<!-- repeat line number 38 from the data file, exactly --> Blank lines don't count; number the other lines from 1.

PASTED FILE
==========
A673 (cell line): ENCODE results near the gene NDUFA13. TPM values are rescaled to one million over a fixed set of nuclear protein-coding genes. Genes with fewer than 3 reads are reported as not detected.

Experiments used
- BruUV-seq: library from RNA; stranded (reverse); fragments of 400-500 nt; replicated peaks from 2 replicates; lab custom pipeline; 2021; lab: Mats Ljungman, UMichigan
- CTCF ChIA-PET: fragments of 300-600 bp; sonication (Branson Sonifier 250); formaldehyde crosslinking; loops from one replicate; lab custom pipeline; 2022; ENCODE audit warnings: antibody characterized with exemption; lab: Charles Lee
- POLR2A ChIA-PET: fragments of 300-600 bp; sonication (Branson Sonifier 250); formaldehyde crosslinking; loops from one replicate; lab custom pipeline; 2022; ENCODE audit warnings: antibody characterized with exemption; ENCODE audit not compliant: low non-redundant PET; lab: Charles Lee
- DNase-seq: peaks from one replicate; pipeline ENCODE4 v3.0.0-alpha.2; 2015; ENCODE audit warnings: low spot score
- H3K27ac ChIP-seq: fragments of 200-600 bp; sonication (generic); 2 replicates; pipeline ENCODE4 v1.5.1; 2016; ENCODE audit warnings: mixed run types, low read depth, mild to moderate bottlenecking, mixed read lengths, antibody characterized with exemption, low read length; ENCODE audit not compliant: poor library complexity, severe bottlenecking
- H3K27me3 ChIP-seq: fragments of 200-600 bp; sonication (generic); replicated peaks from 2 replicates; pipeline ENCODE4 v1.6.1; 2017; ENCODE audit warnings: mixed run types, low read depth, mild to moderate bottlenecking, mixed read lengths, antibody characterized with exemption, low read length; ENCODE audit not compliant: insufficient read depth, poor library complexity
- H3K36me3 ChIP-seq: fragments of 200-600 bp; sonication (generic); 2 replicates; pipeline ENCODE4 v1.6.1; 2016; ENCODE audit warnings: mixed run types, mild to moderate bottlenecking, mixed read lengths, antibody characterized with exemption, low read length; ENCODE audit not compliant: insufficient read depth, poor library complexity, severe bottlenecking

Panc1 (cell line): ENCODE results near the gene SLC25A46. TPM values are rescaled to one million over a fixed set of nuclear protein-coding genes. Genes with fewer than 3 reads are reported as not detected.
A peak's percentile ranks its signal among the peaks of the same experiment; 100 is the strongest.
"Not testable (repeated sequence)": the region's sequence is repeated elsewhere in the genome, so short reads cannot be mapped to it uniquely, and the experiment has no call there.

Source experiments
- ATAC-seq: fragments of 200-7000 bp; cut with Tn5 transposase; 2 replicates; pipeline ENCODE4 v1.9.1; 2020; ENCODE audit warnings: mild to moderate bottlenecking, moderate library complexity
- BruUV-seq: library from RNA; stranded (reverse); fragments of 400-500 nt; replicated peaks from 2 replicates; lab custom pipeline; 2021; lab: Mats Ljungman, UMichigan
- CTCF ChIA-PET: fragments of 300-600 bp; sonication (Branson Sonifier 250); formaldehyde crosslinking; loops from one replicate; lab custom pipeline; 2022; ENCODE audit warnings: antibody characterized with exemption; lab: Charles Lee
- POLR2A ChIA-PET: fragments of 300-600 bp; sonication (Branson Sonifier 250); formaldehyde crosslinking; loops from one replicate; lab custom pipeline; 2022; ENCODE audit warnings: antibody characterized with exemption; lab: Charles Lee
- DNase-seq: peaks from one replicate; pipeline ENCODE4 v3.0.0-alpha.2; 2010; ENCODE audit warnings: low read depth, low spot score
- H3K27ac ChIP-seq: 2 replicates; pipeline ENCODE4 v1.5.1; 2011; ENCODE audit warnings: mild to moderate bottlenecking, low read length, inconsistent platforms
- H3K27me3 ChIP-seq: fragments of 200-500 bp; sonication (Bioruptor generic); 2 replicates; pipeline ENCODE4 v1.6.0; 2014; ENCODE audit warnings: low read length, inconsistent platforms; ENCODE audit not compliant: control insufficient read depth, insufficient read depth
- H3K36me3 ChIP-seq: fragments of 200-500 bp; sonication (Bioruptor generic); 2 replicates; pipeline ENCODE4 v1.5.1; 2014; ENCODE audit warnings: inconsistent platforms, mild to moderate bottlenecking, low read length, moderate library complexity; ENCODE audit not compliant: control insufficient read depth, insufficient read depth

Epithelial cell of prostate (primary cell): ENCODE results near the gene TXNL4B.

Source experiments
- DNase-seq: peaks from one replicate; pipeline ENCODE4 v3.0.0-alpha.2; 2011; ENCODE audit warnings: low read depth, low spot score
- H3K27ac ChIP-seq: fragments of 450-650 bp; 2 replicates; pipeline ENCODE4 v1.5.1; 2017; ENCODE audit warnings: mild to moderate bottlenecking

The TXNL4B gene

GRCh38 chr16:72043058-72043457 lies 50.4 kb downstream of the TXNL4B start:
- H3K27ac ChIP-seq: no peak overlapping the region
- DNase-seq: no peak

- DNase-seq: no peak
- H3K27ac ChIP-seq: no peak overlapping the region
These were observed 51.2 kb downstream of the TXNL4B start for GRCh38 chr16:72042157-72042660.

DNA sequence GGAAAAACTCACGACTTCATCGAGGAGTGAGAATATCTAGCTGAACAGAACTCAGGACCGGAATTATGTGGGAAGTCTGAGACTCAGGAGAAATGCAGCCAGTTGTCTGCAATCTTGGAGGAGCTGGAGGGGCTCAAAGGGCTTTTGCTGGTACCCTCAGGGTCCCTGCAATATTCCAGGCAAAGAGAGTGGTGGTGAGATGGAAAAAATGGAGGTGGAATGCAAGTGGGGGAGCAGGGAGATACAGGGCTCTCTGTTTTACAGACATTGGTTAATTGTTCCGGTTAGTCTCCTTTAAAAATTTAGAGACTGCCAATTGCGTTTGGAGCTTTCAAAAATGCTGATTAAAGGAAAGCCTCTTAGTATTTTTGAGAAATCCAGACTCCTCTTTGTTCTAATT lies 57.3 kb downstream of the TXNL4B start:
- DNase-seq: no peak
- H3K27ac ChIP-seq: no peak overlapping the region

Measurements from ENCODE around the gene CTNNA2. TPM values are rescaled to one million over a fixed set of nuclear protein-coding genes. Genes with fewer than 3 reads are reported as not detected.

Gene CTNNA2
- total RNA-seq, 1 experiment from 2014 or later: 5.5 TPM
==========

- total RNA-seq, 1 experiment from 2014 or later: 5.5 TPM